GDC 2007: Sacred 2: A Tale of Two Development Teams


Sacred is a game you may have never heard of. The over 1 million-selling PC action RPG title was produced in Europe, and sold strongly there, but also made a bit of headway in the US. Enough for developer Ascaron to consider a sequel.

Sacred 2 is being developed for both PC and Xbox 360, and is due out sometime next year. The version I saw for the Xbox 360 looked fairly impressive visually, and although it’s about four months behind the PC version (which looked stellar), the two will ultimately look nearly identical. Graphically anyway. In terms of interface – and even gameplay – it will be almost an entirely different game.

“We’ve been given the freedom to make changes necessary to ensure the Xbox version is a great game,” said the game’s lead designer, causing my jaw to drop. Rather than creating a game for one platform, and then porting it to another, Ascaron is taking a slightly different tack: they’re making two games simultaneously.

The art, story and core technology assets are being created as one unit, then the PC team and Xbox team are each developing them – separately – into a game designer specifically for their respective platforms. The result(s) will ideally be two games which may look and sound a lot alike, but will play and perform perfectly on each platform. It’s an ambitious plan to say the least.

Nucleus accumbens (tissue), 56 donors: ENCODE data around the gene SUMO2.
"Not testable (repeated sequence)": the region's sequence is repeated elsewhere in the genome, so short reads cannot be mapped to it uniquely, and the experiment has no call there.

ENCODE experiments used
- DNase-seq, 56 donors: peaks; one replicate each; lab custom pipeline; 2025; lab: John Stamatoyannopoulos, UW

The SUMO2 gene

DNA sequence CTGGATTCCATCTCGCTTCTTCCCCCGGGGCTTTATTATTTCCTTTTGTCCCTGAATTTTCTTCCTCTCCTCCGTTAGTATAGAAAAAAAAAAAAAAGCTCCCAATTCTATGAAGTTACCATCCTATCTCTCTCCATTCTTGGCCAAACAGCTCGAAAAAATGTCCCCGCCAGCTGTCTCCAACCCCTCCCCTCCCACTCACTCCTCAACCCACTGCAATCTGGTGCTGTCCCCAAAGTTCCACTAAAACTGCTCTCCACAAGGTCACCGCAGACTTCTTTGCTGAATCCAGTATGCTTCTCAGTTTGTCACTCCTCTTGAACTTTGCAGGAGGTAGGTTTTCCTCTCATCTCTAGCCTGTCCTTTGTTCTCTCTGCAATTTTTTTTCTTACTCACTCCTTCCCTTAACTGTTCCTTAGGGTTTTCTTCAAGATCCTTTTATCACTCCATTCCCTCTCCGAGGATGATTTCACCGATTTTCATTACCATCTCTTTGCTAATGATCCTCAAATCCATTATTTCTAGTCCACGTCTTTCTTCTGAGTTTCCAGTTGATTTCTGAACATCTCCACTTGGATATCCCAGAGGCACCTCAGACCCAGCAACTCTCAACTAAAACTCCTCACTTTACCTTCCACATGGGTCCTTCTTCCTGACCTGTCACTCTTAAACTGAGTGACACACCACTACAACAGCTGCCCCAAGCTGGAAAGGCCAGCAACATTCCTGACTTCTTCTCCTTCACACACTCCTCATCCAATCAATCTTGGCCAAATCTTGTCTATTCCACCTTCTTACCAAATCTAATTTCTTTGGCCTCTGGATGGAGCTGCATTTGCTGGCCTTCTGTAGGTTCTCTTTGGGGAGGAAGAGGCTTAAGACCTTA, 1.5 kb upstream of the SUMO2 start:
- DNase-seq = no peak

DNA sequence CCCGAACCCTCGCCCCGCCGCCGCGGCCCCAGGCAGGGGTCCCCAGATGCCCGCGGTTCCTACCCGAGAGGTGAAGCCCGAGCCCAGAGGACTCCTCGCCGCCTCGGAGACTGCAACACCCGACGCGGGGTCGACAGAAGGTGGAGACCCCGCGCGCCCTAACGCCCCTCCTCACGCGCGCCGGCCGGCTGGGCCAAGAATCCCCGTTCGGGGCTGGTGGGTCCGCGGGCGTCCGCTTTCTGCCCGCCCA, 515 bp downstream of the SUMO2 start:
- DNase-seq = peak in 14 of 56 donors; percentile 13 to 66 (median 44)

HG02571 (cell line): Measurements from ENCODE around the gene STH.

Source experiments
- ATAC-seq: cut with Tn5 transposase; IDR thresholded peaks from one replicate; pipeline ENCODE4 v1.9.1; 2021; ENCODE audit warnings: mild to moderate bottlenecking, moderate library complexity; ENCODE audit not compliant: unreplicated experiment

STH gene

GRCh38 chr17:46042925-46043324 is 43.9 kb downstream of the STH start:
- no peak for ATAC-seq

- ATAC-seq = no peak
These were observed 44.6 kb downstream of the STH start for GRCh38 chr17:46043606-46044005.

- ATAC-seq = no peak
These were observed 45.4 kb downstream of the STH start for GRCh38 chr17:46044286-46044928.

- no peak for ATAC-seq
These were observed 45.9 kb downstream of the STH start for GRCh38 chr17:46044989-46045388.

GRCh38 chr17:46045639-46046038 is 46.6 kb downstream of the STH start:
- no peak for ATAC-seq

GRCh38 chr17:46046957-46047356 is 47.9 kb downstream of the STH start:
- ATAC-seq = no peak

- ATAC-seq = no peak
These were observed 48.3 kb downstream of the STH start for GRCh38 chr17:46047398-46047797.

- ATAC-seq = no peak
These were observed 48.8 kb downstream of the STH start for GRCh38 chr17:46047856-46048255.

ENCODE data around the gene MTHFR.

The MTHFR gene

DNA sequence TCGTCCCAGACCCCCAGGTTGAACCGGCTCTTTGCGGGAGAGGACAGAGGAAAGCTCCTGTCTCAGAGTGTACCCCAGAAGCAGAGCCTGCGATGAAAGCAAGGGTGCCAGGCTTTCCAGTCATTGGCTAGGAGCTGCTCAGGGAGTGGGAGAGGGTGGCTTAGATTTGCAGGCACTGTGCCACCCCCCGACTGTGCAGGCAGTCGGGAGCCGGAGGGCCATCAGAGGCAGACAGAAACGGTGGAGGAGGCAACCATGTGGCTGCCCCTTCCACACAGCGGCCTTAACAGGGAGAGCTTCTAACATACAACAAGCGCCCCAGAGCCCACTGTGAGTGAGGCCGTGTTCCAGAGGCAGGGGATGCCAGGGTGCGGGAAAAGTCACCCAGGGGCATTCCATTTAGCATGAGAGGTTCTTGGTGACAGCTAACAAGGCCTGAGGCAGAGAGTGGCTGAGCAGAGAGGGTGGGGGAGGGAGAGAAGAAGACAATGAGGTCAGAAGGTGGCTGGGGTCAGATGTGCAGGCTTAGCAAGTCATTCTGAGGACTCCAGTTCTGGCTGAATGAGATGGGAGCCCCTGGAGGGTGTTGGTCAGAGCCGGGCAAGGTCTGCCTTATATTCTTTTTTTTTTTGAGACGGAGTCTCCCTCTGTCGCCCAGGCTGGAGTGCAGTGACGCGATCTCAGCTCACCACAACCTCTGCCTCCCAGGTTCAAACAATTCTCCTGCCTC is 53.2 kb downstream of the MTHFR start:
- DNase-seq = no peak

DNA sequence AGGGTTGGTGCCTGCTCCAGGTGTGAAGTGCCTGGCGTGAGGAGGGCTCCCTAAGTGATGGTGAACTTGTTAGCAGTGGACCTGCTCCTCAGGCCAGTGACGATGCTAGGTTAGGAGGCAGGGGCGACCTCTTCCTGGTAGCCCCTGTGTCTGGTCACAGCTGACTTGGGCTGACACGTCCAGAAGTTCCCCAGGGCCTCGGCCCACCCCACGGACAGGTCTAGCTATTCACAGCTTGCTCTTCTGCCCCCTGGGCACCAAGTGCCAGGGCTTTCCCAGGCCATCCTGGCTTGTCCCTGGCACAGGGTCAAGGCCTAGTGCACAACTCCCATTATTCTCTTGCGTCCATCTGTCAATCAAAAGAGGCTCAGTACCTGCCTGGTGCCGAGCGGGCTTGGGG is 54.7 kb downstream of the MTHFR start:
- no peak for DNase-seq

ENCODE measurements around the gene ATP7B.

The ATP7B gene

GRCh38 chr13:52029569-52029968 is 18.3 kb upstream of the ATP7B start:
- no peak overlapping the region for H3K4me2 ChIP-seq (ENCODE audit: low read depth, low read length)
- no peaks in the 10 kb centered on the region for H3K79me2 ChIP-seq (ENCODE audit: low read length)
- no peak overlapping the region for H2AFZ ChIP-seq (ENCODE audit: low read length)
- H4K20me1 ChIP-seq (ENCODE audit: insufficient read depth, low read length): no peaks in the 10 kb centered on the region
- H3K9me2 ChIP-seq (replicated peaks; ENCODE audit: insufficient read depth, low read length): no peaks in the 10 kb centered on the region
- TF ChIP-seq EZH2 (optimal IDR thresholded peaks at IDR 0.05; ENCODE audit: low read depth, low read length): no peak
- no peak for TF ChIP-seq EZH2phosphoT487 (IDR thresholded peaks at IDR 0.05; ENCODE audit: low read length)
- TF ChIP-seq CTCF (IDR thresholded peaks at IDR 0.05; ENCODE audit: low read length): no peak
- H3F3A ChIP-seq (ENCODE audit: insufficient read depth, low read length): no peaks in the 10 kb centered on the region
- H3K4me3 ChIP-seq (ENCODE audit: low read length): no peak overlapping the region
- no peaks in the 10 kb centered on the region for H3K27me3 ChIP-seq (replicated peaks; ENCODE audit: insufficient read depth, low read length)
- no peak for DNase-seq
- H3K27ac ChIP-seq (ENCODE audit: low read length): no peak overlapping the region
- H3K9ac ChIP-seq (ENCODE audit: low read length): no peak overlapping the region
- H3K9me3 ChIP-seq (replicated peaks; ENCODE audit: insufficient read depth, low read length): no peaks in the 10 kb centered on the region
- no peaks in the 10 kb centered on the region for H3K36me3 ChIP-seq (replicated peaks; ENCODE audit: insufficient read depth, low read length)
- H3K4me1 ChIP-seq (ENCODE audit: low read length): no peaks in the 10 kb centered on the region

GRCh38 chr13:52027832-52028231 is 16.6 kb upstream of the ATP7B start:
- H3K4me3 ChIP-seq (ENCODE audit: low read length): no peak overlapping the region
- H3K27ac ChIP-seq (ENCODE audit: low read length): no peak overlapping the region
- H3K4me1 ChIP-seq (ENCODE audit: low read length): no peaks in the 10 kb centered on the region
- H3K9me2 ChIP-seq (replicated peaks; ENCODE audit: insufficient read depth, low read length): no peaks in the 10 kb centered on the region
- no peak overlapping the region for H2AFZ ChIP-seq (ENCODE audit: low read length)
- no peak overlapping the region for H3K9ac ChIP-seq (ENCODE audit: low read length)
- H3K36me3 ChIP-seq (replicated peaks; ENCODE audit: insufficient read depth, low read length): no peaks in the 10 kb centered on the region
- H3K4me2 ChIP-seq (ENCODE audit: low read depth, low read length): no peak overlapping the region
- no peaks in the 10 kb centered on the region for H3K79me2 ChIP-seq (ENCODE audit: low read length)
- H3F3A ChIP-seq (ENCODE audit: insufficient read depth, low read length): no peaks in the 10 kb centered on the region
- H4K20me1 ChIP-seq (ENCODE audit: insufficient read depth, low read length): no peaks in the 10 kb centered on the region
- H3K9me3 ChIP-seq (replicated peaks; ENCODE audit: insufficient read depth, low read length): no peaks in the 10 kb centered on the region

The Sacred 2 world will be huge, seamless (no load times) and beautiful. Tall grass waves as critters make their way through it toward you. Fallen leaves flutter in your footsteps. Shadows dance and windows offer a dappled view of the world, through their thick, milky panes. The character creation and item-based RPG gameplay also offer tons of unique surprises, many of which are still in development, but what I saw looked quite nice.

But the real unique aspect of Sacred 2 will be it’s customized interface. Xbox 360 players will have a much more streamlined interface than their PC counterparts, and the gameplay will likewise flow more easily, deferring to the faster-paced console play style. The Xbox 360 version will also offer single-screen co-op (for two players), as well as co-op over Live. Two players in one house, in other words, can join up to two more others via Xbox Live, and explore the game’s gigantic world together, as party, or separately.

With still a year (or more) left in development, the game looked fantastic, but the idea of simultaneously developing two separate titles, for simultaneous launch, sounds a bit nerve wracking. I wouldn’t be surprised if this one slips to summer of 2008. But I have to admit that for the first time in a long time I’m looking forward to a Diablo clone.

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